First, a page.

The more pertinent question was, I realized, what was it that Walthers had uncovered that was important enough to have him killed to keep it a secret? If I could find out what that was, the who and why would then be revealed.
But where would I start trying to uncover it? I couldn’t go to the construction site, not that I expected to find anything there. The police would be searching the whole area carefully this moment. Pete had also expressly forbidden me to work today.
I sighed. What was I even doing trying to solve this whole thing? The police were far more capable than me at that particular task and Detective Mark Symonds had obviously known the victim. There was no doubt that he wanted to find Walther’s killer.
The thought of the slightly eccentric detective reminded me of his advice to check the contents of my purse. I had completely forgotten about my misplaced purse after finding the body. I grabbed my handbag from the bedroom and pulled the purse out.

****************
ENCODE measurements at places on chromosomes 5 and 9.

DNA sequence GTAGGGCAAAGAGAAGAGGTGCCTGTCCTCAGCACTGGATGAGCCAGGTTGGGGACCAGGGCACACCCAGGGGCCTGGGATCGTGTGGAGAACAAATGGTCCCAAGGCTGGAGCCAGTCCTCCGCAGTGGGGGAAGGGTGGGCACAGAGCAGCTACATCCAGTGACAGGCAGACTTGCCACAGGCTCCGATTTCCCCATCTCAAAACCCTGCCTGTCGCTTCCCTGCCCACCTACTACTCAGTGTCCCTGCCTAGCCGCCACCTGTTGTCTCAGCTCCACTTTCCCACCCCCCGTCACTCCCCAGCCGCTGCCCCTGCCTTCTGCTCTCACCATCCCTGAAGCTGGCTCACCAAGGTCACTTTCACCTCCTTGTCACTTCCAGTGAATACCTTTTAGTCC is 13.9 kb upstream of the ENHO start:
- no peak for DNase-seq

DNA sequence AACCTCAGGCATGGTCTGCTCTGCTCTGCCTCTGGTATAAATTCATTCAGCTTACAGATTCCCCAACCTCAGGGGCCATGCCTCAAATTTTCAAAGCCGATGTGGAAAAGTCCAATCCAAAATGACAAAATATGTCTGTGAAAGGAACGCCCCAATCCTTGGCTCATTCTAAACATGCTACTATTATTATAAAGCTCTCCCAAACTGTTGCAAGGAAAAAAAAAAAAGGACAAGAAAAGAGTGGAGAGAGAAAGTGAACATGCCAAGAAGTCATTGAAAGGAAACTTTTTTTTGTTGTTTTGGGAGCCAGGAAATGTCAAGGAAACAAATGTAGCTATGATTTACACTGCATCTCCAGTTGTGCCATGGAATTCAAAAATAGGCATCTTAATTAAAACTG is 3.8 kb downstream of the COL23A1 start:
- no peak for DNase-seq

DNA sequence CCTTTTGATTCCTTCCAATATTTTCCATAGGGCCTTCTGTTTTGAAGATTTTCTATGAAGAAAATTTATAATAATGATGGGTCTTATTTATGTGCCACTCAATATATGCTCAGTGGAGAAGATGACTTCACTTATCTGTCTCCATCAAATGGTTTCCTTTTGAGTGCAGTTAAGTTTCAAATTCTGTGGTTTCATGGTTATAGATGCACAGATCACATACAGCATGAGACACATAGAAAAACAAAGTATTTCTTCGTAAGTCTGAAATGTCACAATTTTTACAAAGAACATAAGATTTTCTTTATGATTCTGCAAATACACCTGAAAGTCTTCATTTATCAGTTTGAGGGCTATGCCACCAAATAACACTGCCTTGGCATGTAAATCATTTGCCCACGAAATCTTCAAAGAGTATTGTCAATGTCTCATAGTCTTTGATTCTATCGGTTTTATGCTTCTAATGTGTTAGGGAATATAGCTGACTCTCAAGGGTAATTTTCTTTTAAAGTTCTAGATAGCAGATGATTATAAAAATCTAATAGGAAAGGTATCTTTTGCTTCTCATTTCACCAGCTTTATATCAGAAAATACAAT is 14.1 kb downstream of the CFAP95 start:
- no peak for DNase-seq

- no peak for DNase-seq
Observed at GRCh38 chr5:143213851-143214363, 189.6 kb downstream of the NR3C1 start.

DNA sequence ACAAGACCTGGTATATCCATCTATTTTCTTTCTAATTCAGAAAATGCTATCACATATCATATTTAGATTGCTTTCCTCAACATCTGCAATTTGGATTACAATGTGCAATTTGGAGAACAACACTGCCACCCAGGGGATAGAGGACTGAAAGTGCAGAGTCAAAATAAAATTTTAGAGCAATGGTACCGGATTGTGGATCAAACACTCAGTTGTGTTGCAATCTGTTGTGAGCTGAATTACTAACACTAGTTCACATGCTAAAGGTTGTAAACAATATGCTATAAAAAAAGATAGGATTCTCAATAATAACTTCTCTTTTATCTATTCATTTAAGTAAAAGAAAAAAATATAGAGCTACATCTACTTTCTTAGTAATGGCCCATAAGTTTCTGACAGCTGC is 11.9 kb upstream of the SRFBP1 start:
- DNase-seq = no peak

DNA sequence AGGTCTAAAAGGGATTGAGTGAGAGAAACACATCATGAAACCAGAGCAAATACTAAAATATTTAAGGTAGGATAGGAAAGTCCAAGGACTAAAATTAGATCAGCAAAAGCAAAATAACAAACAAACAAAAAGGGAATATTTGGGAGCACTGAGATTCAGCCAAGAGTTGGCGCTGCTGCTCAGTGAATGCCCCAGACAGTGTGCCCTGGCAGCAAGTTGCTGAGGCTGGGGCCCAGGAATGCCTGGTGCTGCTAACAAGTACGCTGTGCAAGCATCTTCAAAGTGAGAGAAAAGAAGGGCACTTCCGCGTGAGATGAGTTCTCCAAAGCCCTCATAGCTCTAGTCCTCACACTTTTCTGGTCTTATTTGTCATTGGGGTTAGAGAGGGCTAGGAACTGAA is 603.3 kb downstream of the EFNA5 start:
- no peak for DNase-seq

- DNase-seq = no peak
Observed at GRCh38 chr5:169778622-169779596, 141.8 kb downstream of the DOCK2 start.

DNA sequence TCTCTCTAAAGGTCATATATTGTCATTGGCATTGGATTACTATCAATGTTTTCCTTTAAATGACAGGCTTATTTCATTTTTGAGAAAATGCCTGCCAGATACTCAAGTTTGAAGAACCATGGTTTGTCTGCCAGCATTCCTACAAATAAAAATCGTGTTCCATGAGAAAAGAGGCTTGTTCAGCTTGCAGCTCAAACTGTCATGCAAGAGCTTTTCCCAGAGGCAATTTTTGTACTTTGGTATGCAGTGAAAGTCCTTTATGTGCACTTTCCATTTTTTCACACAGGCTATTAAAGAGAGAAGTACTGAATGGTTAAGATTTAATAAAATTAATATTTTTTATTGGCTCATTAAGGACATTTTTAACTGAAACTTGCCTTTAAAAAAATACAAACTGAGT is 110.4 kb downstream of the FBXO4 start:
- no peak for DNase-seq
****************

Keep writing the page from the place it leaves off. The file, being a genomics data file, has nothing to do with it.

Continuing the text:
I had already briefly checked my credit cards the following evening, but now with the time to look properly, I laid the contents out on the bed. My driver’s license and all of the cards were there, and the cash I was carrying appeared to be intact.
There was also a significant number of crumpled receipts for various takeaways, coffees and junk food that I’d collected over time. I was terrible at cleaning them out of the cash pocket. With a sigh, I started flicking through them.
I drew in my breath sharply. Between a receipt for Thai takeaway and one for a bagel I’d bought the previous week, there was a torn corner of paper that wasn’t in there before. Dropping the remaining receipts on the bed, I looked closely at the paper.
In untidy handwriting, as though the writer had been in a hurry, was one word: “GEO.”
How on earth had that gotten there? Apart from when it went missing, my purse was in my handbag, which was always with me or in my office in a secured building.
I didn’t recall anyone giving the note to me, and while it was possible that someone had put it in my purse while at work, I didn’t recognize the handwriting. It was so messily written that it could have been placed there by Pete or another colleague.
I didn’t recall anyone giving me the note, and while it was possible that someone had put it in my purse at work, I didn’t recognize the handwriting. However, it was so untidy that Pete or another colleague may well have written it and placed it there.
The best way to be sure, I realized, was to ask. I took my phone off its charger and rang Pete, my boss.